9. Years ago, I purchased a new Record joining plane of 22". It warped after a few years, and because it was cast from some silicon-type of cast iron, it was as "hard as the hubs of hell." Almost impossible to grind to flatness. So, I made a 22" wood plane like Krenov would have made. Worked like a champ for those long joints. When it goes wacko, you can fix it with a scrapper. A friend gave me an old No 7 Bailey/Stanley plane--it works like a champ, and it never has needed any flattening. Mike D
  10. I use Speedball India Ink. Two coats on each side. Check to make sure it fully penetrates. Mike D
  11. I think this method has the potential of being something that the masters could have done to create the initial color along with some sun-tanning. But there can be a real simplification to what Roubo has proposed. In the boarding of houses, the pee falls on the manure; so the manure already contains all the ingredients that you need (along with straw to keep it porous). Just put the horse manure into a bucket and add enough water to just cover it, and let it sit. It would benefit from being warm so the fermentation can take place (brave people can bring it into their house during the winter). Skim the juice after a few weeks and coat the instrument. The ammonia odor and general stink will require airing out of the instrument, but it will eventually go away. Fermentation will convert the nitrogenous compounds into nitrates, nitrites, and ammonia--just what you need for suntanning. Who knows, the brownish color of the solution may even be permanent. Mike D
  12. For these temperatures, you should be using a thermocouple. Go on ebay and buy the thermocouple and the associated electronics. Either a K or J will work. They are more compact and more robust than a thermometer. Mike D
  13. If you look at youtube, you can find a number of autopsies of various LED bulbs that have failed. They all seem to have a full wave rectifier with some filtering and voltage control. The large filter capacitor is considered the weak link, and when it goes out, there will be an increase in flicker. I found one engineer that measured the ripple on one particular LED bulb, and it was very low--maybe 30 mV on top of the DC--this is really small. LED behavior varies among the manufacturers because quality of the power supply is all over the place. Placing a battery in parallel with the power supply and bulbs should help to buffer out the voltage fluctuations when a AC to DC power supply is used. Mike D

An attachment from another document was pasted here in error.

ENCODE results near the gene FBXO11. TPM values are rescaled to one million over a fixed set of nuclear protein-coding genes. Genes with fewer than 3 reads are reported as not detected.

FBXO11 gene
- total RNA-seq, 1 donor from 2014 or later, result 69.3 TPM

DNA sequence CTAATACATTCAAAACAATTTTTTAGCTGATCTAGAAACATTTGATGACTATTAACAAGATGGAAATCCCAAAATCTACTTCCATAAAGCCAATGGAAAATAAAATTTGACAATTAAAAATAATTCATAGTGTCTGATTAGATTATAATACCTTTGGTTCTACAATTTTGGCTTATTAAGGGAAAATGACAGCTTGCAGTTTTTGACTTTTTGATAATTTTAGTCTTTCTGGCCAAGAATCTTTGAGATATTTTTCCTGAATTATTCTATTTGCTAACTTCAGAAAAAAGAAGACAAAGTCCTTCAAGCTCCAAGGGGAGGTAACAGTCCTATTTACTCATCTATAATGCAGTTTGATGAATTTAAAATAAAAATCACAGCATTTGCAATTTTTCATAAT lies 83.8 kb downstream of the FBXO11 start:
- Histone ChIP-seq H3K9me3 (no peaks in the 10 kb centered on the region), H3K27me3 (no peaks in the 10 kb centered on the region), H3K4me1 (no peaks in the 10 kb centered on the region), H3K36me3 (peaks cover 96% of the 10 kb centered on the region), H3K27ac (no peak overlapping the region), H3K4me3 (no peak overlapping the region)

14. I looked up the A19 soraa lights (as you recommended) and something does not look right. Percent flicker is less than 30%--what does that mean? Why not 0% flicker which a DC powered bulb would provide? If flicker triggers some health problem, can you trust a bulb that has approximately 30%? The color temperature is 2700K and they give it a CRI of 95--this seems impossible. I would not trust these for work with varnish. You need 6500K for good color rendering. I do not have a dog in this fight. Mike D
  15. Hold on about the Soraa LED lights. The MR16 are supposed to be flicker-free. They require 12 volts AC; so, you will have to provide a stepdown transformer, and a special connector. MR16 appear to be flood lights; suggested use appears to be restaurants. Color temperature is too low to get a correct color rendering for varnishing or matching. The lowest is 2700K. Cost is about $20/bulb. You just as well go with the 12 volt DC bulbs that the campers use since you will have to provide a power supply in any case. These bulbs seem to be widely available. I have not checked on the color temperature of the DC bulbs which might be an issue. They look to be more conventional in shape (not floods), use the Edison base, and are cheaper. Mike D